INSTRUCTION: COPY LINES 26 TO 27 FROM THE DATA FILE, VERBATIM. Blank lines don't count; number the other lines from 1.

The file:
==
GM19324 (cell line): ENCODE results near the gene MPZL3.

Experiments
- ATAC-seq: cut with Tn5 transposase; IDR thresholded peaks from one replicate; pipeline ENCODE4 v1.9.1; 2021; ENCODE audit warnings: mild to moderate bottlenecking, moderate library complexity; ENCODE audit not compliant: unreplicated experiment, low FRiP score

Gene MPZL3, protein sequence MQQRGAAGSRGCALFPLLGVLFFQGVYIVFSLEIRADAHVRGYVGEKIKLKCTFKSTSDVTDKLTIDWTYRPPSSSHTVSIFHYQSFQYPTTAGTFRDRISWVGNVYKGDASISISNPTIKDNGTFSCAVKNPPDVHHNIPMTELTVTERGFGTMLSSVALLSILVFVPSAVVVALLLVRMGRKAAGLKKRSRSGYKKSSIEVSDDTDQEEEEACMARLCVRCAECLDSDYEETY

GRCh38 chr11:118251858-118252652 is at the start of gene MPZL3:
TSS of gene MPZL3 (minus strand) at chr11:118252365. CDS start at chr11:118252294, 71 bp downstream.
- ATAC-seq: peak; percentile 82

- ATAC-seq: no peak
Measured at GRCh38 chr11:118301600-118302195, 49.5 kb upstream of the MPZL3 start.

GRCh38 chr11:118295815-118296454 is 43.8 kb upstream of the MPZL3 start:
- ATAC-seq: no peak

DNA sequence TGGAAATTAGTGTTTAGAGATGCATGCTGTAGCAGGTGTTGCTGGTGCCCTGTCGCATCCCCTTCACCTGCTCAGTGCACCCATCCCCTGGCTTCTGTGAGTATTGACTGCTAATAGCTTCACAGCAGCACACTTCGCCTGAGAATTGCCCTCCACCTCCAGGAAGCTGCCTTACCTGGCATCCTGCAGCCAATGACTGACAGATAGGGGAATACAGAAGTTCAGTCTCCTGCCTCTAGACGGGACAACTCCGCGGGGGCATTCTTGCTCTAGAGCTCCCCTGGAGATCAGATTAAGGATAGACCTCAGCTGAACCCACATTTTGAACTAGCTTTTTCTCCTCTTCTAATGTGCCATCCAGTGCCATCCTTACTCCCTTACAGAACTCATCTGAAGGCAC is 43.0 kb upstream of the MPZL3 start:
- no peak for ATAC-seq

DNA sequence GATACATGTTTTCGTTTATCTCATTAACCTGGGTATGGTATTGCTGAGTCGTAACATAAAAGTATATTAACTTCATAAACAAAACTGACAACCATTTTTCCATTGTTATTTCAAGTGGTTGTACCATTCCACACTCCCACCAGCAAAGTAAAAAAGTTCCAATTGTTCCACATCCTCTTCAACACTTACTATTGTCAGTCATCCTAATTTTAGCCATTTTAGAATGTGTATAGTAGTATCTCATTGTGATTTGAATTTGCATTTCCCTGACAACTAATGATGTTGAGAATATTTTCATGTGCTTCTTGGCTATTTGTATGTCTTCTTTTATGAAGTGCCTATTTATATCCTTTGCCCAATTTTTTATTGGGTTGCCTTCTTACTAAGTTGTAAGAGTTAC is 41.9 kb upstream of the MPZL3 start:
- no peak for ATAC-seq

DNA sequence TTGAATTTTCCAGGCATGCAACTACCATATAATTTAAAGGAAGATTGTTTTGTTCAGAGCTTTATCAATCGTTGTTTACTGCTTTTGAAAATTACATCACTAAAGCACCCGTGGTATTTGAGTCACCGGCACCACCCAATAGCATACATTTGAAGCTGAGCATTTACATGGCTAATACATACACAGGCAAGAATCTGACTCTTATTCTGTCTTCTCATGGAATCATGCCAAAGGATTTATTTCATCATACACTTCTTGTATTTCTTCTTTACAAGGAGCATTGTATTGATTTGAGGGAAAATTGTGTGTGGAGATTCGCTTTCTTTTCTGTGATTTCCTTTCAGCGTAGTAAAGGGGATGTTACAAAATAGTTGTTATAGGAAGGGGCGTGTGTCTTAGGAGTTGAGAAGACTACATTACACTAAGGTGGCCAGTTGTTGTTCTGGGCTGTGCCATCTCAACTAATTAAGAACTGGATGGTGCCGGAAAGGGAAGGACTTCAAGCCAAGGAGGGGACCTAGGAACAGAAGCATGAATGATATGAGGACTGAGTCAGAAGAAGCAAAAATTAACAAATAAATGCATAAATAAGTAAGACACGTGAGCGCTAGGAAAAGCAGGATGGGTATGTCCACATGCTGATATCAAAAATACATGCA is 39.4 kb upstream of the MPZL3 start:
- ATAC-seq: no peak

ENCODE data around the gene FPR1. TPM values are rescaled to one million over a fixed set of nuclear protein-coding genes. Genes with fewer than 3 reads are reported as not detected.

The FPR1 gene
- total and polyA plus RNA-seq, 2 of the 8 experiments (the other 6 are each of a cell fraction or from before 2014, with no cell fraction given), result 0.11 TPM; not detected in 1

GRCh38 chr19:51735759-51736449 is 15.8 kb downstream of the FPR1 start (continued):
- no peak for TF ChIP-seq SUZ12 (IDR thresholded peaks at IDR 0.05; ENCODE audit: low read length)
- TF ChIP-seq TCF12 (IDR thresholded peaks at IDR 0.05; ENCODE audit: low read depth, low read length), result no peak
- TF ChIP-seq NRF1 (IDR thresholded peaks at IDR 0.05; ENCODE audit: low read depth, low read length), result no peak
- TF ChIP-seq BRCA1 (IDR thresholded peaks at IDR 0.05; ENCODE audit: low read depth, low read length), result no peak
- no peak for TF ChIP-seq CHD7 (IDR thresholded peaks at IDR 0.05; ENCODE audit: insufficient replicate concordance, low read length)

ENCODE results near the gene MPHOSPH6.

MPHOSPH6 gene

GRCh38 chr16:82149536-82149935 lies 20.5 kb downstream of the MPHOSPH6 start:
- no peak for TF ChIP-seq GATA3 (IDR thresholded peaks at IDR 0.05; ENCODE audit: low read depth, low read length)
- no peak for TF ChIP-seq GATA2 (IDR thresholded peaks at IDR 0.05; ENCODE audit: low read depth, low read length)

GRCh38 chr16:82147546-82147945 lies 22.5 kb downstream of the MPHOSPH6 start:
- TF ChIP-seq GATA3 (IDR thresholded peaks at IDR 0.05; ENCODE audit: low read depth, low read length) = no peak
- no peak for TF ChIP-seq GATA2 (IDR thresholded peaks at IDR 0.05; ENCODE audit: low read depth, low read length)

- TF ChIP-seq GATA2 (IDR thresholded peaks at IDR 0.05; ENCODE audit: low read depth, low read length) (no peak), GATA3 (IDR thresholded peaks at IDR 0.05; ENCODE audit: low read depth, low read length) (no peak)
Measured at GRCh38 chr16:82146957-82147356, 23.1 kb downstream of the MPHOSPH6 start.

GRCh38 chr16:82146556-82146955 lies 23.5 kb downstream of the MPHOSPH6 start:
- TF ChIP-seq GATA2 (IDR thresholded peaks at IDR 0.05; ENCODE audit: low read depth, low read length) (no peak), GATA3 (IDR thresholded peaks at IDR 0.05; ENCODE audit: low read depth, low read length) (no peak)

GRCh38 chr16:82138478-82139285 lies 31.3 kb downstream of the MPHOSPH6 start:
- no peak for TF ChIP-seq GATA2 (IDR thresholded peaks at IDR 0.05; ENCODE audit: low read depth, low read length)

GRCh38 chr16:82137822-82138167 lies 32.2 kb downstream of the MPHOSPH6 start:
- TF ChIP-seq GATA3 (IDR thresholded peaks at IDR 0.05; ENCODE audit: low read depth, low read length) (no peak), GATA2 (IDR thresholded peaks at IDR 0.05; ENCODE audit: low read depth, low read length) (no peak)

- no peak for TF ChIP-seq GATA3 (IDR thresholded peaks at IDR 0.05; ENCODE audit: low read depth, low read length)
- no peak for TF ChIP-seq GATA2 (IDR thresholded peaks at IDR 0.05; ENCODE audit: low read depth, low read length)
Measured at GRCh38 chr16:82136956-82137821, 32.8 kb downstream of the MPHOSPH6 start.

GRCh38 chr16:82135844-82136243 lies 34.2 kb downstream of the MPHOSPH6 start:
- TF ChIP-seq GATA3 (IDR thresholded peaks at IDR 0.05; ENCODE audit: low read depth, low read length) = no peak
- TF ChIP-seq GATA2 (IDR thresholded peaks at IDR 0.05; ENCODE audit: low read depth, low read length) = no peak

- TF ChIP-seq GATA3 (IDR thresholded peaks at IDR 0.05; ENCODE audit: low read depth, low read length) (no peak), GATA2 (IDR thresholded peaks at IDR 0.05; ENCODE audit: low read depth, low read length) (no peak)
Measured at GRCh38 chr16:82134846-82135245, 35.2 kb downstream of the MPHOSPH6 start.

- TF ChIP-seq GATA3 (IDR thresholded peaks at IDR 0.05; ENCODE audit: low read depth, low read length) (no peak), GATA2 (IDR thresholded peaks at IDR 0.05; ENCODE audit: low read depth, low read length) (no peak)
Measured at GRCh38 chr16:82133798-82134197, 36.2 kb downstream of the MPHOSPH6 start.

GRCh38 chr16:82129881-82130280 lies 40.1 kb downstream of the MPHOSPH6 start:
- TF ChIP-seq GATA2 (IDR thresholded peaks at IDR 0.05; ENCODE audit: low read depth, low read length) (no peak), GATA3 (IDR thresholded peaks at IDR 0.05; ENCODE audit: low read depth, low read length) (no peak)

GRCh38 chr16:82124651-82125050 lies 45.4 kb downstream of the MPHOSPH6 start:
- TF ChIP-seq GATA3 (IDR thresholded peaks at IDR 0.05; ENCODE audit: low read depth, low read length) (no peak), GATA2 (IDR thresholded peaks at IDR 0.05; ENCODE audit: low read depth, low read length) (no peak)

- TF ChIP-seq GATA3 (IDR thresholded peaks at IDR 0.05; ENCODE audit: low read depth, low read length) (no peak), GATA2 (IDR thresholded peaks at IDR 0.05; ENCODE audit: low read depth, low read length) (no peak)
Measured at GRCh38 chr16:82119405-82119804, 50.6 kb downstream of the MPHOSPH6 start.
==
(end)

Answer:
- no peak for TF ChIP-seq CHD7 (IDR thresholded peaks at IDR 0.05; ENCODE audit: insufficient replicate concordance, low read length)

ENCODE results near the gene MPHOSPH6.